Next to healthy stock and great display techniques, the best way to actually “merchandize” aquarium fish is to develop a sound pricing strategy. This doesn’t mean slashing prices until they’re the lowest in town – in fact, in some cases it means just the opposite. A solid pricing strategy takes into account a variety of factors, including cost and demand, to determine the best price for each fish, then displays that price with effective labeling and signage.
What a fish costs. The invoice price isn’t the final word in your total cost for a fish. Shipping cannot easily be ignored, especially on larger specimens packed only a few per box. If you’re paying $30 total for freight and box charge, it adds a dime to your landed cost of each of 300 Head and Tail Light Tetras, or $5 each if the box contains just half a dozen six-inch Iridescent Sharks. Once the fish are in your tanks, costs can continue to mount with feeding, maintenance and yes, losses. These added costs are not uniform from fish to fish, and are not fully capable of being calculated, but they still should be taken into consideration when determining the retail price.
Cost is only the starting point. Even with dry goods, it’s generally foolish to pick a magic mark-up percentage and just apply it across the board. Some items will always allow better margins than others as a result of supply and demand, competition and consumer awareness. With “wet stock”, it is even a bigger mistake to stick to a standard markup, since there are many other factors to consider. A rare fish or an exceptional specimen should most often allow a better markup than one which is easily replaced in next week’s shipment. If you are always selling a certain species faster than you can restock, it’s time to consider a little upward adjustment in price. If a fish is a nuisance, eating up valuable tank space and/or tankmates, it’s time to think about a reduction.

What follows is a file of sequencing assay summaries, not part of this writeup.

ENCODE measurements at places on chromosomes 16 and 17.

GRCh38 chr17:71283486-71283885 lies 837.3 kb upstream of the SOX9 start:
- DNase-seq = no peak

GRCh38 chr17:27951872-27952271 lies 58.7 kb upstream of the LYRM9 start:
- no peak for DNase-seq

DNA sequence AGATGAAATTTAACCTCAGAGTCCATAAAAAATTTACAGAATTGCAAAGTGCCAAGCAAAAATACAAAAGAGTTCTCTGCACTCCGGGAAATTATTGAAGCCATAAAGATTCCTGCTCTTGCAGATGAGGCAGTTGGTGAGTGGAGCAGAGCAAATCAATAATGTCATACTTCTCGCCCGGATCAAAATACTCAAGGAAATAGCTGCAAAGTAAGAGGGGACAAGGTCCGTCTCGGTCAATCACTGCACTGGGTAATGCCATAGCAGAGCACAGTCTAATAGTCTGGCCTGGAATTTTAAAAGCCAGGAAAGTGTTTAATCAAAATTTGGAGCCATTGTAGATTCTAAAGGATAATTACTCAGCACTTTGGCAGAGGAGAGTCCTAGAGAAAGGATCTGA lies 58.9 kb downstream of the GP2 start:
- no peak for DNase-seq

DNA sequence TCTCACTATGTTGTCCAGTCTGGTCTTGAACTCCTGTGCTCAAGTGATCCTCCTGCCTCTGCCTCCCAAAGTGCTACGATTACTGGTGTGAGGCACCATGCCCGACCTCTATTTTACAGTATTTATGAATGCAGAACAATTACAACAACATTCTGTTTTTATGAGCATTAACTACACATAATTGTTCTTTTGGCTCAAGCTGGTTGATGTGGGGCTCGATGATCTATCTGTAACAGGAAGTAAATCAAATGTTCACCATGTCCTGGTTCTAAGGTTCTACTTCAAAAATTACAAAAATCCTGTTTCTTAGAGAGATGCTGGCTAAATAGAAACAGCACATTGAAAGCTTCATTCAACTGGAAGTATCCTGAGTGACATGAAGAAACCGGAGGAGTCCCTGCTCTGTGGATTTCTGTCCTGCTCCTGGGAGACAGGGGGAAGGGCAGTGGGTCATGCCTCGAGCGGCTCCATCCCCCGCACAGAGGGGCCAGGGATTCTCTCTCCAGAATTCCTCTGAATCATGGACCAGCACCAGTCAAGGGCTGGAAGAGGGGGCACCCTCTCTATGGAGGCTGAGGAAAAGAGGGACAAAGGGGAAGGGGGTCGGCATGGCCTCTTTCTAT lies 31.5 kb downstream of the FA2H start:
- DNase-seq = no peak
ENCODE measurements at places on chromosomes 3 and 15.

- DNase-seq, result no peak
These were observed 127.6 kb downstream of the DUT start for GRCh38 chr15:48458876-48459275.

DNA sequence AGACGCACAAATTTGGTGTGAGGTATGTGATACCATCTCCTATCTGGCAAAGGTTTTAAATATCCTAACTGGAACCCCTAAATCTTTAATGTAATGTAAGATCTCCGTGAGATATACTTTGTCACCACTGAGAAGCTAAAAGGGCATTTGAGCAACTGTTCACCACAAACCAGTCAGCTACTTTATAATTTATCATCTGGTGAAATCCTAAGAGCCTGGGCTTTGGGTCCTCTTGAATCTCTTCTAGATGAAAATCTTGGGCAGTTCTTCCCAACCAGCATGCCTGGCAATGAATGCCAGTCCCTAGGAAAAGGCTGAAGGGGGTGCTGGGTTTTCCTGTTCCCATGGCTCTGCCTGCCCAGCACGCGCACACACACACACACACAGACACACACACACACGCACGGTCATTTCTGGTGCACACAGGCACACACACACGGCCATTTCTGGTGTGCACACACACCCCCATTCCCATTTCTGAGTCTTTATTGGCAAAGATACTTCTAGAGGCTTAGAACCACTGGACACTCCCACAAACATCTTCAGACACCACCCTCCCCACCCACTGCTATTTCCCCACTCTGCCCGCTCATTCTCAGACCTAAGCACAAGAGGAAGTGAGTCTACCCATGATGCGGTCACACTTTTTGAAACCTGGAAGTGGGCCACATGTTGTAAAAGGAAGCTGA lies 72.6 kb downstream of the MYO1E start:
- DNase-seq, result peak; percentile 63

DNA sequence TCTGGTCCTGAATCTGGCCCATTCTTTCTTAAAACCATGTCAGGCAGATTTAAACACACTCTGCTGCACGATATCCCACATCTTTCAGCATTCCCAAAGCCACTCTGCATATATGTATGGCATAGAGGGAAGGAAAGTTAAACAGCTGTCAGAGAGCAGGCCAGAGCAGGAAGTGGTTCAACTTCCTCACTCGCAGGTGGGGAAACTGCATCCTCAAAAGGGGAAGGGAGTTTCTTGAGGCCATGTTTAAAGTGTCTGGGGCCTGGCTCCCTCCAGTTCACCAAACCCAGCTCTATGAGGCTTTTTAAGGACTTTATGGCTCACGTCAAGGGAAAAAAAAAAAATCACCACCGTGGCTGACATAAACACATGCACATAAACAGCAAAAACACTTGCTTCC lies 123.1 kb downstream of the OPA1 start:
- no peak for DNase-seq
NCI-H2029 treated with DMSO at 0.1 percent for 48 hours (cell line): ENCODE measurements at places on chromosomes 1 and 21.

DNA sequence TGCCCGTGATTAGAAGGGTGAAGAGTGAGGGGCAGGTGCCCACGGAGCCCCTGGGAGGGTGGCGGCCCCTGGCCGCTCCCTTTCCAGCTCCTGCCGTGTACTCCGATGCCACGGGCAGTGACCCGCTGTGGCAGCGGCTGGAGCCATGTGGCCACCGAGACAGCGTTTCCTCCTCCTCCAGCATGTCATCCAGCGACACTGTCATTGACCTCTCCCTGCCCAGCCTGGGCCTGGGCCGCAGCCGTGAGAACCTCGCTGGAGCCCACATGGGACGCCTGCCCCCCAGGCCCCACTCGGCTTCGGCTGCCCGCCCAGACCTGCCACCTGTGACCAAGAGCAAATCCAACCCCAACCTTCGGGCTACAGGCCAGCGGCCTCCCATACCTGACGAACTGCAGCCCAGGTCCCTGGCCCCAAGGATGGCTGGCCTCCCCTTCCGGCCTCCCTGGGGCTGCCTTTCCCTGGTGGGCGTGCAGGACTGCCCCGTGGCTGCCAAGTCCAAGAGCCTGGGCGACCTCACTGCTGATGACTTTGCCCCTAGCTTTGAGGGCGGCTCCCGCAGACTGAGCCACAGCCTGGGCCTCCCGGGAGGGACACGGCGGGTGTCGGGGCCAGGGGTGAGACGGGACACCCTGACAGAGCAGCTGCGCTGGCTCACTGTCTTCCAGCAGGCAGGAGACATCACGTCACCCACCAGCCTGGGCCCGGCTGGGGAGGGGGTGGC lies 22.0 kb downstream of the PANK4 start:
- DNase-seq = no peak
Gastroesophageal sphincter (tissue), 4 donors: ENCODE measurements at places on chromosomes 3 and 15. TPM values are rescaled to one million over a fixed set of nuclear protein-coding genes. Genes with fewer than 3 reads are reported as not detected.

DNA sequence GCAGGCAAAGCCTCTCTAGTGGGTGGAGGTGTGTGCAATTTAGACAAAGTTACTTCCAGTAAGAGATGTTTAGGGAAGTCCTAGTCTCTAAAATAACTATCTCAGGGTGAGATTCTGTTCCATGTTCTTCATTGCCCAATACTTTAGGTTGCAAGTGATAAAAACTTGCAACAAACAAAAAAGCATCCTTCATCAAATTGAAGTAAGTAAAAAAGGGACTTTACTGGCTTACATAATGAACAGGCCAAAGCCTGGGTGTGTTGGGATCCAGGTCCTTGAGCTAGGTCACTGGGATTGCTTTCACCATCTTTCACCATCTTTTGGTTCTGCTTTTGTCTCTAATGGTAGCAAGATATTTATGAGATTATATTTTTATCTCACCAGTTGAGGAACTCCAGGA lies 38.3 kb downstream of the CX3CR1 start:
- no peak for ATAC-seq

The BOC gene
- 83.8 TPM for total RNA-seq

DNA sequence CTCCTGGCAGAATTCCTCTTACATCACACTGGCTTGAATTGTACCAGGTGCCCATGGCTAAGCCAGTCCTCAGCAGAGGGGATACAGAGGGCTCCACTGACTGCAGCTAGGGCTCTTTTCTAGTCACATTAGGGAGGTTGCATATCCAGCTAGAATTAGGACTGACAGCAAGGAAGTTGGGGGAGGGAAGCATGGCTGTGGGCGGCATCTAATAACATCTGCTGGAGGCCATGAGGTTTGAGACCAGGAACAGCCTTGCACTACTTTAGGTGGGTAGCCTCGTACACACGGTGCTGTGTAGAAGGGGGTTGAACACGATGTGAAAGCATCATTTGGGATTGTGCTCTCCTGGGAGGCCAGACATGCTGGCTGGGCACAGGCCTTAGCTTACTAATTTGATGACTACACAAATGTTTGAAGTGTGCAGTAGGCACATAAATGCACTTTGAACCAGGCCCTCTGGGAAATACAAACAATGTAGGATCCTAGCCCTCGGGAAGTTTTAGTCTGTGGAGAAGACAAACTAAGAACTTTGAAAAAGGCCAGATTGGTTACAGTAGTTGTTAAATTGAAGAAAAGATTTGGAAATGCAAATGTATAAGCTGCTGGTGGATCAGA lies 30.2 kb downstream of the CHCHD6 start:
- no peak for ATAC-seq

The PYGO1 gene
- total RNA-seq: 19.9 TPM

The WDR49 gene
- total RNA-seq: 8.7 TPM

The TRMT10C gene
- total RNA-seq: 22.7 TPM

Look first, then price. It’s tempting and convenient to price fish sight-unseen directly from the wholesaler’s invoice – sometimes even before the fish have landed at the airport. But unless you have some remarkably consistent sources, you’ll certainly be under-pricing some items while overdoing it on others. This is most readily demonstrated with saltwater specimens: in a batch of three Flame Angels, one might be larger and more colorful than the other two, and could easily sell quickly at a somewhat higher price. Pricing all three identically is a missed opportunity on one, which is bad enough, but it’s also commonly used as a bargaining point by customers looking at the other two. If you need to make $180 on the three, it makes more sense to price them at $55, $55 and $70 than all at $60.